In two games with the WooSox, Potts went 1-for-5 (.200) with a double, run, walk, and strikeout. Since 2022 marked his seventh year in pro ball, Potts became a minor-league free agent for the first time in his career last month. As it now turns out, it took the Texas native less than a full month to find a new opportunity elsewhere.

Considering that he does not turn 25 until next October, Potts still has a relatively high ceiling. His raw power has always been his standout tool. On the other side of the ball, the 6-foot-3, 205-pounder initially came up as a shortstop but has since made the transition to the infield corners. This season, for instance, Potts started 52 games at first base compared to 20 at third.

All that being said, Potts should at the very least provide the Braves with some corner infield depth at either Double-A Mississippi or Triple-A Gwinnett next season. It will be interesting to see how he responds to a new change of scenery in 2023.

(Picture of Hudson Potts: Kelly O’Connor/sittingstill.smugmug.com)

Red Sox clear roster spot by outrighting Ronaldo Hernández to Triple-A Worcester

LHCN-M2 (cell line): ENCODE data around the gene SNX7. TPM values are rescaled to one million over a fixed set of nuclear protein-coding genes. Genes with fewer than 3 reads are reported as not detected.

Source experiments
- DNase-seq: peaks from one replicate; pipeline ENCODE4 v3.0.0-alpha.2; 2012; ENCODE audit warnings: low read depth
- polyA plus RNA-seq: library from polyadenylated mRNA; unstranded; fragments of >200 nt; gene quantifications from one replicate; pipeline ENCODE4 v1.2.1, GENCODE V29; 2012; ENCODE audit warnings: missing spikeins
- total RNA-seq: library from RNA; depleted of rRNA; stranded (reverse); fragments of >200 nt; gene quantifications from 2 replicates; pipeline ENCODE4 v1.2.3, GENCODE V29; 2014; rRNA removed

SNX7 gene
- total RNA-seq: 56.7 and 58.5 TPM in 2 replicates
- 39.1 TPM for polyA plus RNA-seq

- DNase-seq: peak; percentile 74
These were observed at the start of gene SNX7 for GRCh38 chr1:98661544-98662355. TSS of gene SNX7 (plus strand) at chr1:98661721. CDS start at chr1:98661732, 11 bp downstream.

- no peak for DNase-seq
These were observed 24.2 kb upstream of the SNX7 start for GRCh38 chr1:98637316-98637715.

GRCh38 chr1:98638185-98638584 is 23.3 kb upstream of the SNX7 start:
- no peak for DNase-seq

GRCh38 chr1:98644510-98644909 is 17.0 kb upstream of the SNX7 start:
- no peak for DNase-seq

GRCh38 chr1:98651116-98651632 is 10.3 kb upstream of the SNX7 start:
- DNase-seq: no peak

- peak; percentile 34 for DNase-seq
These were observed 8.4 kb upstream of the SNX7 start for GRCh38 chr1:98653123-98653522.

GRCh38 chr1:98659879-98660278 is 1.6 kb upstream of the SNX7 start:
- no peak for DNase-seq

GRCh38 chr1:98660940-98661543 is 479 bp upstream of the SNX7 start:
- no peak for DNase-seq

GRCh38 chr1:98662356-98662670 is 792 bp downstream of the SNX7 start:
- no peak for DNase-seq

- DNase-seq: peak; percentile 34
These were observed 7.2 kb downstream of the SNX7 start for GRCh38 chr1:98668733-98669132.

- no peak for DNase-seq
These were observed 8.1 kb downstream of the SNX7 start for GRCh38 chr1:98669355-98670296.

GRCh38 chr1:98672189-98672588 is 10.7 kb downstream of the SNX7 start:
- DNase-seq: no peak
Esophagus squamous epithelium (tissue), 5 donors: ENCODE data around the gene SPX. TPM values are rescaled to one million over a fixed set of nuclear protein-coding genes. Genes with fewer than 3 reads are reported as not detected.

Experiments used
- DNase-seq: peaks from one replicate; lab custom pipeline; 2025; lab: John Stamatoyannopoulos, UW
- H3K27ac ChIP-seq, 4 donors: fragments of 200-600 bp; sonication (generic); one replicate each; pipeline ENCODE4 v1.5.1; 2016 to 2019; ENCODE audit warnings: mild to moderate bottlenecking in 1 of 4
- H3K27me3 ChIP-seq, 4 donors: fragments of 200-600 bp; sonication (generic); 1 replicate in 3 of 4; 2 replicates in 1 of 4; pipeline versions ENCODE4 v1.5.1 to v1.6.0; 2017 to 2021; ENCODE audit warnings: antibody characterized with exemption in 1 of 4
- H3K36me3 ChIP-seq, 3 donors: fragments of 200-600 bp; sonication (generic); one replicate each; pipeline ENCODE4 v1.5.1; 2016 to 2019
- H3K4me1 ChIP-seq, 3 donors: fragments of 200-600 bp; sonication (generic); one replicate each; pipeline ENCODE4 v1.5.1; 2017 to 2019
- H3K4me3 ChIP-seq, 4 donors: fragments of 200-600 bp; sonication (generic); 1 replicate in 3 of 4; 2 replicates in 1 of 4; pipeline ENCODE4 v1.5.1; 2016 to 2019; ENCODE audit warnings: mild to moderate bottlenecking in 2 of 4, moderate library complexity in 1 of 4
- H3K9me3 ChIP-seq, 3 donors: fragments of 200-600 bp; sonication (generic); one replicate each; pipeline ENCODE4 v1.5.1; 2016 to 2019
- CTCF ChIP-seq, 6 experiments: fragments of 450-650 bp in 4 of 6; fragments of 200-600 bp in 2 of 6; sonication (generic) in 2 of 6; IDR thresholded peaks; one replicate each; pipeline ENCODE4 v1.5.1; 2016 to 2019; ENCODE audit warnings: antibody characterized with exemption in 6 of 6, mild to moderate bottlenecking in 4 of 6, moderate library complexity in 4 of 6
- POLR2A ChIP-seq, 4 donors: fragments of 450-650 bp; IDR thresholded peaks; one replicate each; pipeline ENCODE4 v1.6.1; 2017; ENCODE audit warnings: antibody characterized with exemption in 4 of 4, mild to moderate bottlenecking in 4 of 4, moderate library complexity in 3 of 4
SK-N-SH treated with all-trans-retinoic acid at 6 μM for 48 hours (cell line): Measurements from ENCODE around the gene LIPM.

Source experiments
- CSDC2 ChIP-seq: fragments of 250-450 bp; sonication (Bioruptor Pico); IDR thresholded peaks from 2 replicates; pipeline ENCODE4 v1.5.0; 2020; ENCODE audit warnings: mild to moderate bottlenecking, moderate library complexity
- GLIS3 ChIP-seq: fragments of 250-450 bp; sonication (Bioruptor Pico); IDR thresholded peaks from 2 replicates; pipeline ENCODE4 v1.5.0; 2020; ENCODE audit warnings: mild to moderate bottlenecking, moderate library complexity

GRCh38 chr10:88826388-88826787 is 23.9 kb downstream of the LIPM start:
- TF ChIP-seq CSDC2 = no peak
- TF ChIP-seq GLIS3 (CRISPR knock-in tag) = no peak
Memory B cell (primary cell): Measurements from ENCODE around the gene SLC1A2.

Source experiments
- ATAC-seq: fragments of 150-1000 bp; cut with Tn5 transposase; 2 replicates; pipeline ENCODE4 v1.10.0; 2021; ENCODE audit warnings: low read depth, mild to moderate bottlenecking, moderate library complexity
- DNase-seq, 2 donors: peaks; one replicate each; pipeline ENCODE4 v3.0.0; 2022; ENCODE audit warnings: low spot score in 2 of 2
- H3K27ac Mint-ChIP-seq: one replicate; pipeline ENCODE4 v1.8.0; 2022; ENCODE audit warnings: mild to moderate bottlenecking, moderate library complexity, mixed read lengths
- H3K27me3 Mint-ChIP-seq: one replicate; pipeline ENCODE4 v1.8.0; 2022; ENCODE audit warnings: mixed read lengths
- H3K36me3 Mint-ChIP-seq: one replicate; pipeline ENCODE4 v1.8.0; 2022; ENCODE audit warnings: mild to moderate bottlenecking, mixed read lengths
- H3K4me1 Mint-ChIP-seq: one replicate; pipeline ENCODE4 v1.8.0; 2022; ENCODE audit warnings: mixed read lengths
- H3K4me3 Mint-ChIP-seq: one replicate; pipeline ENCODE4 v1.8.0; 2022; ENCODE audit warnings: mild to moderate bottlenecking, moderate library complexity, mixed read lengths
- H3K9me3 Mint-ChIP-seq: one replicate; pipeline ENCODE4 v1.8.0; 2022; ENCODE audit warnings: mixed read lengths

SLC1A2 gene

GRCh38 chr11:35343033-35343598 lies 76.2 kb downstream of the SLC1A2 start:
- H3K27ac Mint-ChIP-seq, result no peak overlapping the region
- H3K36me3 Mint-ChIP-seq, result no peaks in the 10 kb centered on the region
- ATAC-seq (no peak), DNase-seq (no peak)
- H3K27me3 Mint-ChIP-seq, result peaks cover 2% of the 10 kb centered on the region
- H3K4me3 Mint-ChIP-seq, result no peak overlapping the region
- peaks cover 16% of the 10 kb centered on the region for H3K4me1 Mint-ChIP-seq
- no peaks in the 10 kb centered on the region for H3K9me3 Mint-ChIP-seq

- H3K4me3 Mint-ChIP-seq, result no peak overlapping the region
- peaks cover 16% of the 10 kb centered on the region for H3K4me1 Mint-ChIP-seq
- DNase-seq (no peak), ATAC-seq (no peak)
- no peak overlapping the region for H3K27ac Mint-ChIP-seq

The Red Sox have outrighted catcher Ronaldo Hernandez to Triple-A Worcester, the club announced on Friday. The move clears a spot on Boston’s 40-man roster, which now sits at 39 players.

Hernandez, 25, was originally acquired from the Rays in a February 2021 trade that sent pitchers Jeffrey Springs and Chris Mazza to Tampa Bay. The native Colombian first signed with the Rays as an international free agent in 2014 and was regarded as on of their top prospects at the time the deal between the two division rivals was made.

For the better part of the last two seasons, Hernandez — who had been added to Tampa Bay’s 40-man roster in 2019, provided the Red Sox with upper-minors catching depth. He was called up from Worcester on two separate occasions this year but he has yet to make his major-league debut.

With the WooSox this year, the right-handed hitting Hernandez batted .261/.297/.451 with 27 doubles, 17 home runs, 63 RBIs, 50 runs scored, 21 walks, and 92 strikeouts over 105 games (439 plate appearances). From behind the plate, the 6-foot-1, 230-pound backstop threw out 16 of 65 possible base stealers while also allowing 13 passed balls and committing six errors.

Back in October, MassLive.com’s Christopher Smith reported that the Red Sox expected Hernandez to be eligible for a rare fourth minor-league option in 2023. While most minor-leaguers only receive three options, Hernandez qualified for a fourth since he played fewer than five full seasons of pro ball while using three options.